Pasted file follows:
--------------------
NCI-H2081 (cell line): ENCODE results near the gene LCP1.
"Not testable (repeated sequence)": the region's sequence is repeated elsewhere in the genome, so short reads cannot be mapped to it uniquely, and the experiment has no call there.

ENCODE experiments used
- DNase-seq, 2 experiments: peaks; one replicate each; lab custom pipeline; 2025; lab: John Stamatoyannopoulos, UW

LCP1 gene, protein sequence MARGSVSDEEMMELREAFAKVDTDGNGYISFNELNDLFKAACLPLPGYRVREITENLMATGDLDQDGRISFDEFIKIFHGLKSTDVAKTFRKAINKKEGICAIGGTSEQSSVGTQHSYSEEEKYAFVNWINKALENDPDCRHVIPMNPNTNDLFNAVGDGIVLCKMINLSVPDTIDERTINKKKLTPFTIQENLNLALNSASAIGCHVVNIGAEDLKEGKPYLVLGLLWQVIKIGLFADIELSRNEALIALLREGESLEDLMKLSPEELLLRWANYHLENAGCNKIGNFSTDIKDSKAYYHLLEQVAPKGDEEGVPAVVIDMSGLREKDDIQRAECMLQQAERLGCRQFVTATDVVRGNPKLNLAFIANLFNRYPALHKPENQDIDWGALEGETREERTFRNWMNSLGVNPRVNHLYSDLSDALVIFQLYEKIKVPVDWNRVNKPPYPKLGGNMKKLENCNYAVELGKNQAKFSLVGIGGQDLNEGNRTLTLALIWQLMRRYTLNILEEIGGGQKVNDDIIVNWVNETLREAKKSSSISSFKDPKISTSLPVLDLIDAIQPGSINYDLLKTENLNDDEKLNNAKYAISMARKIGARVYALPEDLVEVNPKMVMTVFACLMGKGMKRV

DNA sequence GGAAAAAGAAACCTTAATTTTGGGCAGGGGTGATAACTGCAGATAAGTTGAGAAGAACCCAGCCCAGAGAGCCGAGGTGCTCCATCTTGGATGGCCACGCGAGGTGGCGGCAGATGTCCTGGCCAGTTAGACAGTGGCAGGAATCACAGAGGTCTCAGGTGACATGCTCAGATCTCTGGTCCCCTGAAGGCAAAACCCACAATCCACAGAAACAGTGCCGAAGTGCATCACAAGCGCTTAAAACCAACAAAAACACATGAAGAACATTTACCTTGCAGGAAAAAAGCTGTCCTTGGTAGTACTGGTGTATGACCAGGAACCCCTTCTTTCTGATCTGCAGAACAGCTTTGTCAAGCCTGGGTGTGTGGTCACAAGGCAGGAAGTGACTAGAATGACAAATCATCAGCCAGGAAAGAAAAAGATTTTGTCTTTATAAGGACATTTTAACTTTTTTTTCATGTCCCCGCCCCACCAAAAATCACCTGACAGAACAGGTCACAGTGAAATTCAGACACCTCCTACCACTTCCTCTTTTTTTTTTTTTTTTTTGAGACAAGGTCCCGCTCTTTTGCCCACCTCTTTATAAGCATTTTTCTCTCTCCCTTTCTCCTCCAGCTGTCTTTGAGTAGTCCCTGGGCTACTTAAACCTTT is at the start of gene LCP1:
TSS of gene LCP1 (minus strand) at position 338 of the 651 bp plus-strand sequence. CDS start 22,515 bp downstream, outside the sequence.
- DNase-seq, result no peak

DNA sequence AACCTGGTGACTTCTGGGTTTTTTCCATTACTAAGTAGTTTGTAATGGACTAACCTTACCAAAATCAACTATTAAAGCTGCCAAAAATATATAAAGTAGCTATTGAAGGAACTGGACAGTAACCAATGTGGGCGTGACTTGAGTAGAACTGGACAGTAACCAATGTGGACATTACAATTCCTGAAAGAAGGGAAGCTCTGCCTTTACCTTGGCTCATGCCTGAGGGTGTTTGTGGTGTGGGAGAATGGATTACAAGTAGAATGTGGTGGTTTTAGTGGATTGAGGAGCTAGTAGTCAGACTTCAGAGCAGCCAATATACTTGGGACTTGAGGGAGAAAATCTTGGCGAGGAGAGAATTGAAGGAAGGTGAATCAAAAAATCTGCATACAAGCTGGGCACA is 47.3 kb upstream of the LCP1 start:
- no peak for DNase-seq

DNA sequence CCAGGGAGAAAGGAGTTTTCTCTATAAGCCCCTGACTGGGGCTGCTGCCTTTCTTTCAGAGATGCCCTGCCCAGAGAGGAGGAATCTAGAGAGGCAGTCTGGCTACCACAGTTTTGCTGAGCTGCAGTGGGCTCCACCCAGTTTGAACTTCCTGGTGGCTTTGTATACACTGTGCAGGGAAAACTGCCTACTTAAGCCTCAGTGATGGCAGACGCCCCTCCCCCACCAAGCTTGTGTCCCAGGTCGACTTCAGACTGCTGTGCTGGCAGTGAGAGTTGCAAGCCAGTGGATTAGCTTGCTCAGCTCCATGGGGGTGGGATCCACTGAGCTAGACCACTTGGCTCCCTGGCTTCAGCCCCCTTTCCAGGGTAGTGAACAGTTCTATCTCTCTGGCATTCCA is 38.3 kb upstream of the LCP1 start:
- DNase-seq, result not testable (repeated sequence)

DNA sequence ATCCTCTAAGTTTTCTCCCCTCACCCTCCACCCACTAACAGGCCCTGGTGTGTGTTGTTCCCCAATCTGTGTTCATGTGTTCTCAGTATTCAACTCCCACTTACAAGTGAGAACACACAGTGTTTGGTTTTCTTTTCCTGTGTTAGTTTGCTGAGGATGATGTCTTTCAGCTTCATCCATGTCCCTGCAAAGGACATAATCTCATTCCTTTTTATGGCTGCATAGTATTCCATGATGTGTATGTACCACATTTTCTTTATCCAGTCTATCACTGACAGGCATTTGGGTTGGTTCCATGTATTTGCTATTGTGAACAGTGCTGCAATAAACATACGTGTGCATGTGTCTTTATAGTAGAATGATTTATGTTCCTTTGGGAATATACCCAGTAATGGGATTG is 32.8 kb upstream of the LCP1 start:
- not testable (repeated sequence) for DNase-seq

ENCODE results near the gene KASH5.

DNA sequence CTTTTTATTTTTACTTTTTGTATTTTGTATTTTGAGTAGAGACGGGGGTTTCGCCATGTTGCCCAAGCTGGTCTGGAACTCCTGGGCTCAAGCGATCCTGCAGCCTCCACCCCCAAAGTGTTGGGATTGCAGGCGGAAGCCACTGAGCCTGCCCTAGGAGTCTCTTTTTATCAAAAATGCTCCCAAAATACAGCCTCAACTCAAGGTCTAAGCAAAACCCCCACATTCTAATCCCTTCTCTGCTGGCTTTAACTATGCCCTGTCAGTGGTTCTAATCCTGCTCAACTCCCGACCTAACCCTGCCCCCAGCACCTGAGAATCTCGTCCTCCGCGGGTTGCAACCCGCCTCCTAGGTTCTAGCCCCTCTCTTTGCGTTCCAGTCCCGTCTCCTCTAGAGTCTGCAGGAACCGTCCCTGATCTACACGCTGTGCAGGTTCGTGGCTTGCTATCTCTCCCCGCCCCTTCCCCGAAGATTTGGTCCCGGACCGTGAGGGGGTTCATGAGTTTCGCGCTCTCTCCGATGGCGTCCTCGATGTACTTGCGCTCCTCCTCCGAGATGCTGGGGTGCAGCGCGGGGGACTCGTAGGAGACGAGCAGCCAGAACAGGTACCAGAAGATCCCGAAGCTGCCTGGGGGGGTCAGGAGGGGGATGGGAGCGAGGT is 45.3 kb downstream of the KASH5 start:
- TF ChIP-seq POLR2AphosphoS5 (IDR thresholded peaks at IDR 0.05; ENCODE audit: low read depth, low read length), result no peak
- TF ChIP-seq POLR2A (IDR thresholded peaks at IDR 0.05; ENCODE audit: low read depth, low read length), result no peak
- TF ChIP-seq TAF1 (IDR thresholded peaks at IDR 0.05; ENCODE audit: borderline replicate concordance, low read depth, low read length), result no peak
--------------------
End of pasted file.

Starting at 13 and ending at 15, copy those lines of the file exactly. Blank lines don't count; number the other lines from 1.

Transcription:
DNA sequence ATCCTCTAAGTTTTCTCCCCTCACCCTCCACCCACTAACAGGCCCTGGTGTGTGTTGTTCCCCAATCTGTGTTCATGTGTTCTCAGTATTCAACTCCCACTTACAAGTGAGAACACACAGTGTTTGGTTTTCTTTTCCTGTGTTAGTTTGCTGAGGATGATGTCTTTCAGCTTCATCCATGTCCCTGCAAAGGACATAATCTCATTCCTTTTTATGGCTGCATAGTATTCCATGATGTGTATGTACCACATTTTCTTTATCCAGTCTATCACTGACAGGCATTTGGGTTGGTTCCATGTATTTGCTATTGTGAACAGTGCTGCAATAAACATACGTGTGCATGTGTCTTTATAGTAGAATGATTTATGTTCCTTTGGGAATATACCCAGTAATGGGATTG is 32.8 kb upstream of the LCP1 start:
- not testable (repeated sequence) for DNase-seq

ENCODE results near the gene KASH5.